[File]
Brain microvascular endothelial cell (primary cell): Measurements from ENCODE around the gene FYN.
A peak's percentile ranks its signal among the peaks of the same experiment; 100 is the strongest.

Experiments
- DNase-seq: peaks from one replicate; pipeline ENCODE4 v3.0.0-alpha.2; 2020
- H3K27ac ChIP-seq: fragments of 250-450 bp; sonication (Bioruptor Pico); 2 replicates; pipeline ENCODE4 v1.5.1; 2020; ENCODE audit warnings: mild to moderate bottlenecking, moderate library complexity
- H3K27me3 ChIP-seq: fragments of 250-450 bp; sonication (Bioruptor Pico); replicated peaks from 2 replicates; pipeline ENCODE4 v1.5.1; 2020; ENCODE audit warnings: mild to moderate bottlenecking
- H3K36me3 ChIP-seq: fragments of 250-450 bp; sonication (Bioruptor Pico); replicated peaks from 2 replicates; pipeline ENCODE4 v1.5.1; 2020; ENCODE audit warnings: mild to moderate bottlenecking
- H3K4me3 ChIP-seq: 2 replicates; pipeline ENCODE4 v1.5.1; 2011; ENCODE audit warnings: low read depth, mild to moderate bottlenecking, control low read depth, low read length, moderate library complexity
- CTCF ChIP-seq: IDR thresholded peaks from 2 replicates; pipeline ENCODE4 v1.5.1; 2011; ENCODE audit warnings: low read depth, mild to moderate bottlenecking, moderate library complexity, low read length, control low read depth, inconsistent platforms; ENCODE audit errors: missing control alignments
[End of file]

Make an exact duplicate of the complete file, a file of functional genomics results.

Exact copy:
Brain microvascular endothelial cell (primary cell): Measurements from ENCODE around the gene FYN.
A peak's percentile ranks its signal among the peaks of the same experiment; 100 is the strongest.

Experiments
- DNase-seq: peaks from one replicate; pipeline ENCODE4 v3.0.0-alpha.2; 2020
- H3K27ac ChIP-seq: fragments of 250-450 bp; sonication (Bioruptor Pico); 2 replicates; pipeline ENCODE4 v1.5.1; 2020; ENCODE audit warnings: mild to moderate bottlenecking, moderate library complexity
- H3K27me3 ChIP-seq: fragments of 250-450 bp; sonication (Bioruptor Pico); replicated peaks from 2 replicates; pipeline ENCODE4 v1.5.1; 2020; ENCODE audit warnings: mild to moderate bottlenecking
- H3K36me3 ChIP-seq: fragments of 250-450 bp; sonication (Bioruptor Pico); replicated peaks from 2 replicates; pipeline ENCODE4 v1.5.1; 2020; ENCODE audit warnings: mild to moderate bottlenecking
- H3K4me3 ChIP-seq: 2 replicates; pipeline ENCODE4 v1.5.1; 2011; ENCODE audit warnings: low read depth, mild to moderate bottlenecking, control low read depth, low read length, moderate library complexity
- CTCF ChIP-seq: IDR thresholded peaks from 2 replicates; pipeline ENCODE4 v1.5.1; 2011; ENCODE audit warnings: low read depth, mild to moderate bottlenecking, moderate library complexity, low read length, control low read depth, inconsistent platforms; ENCODE audit errors: missing control alignments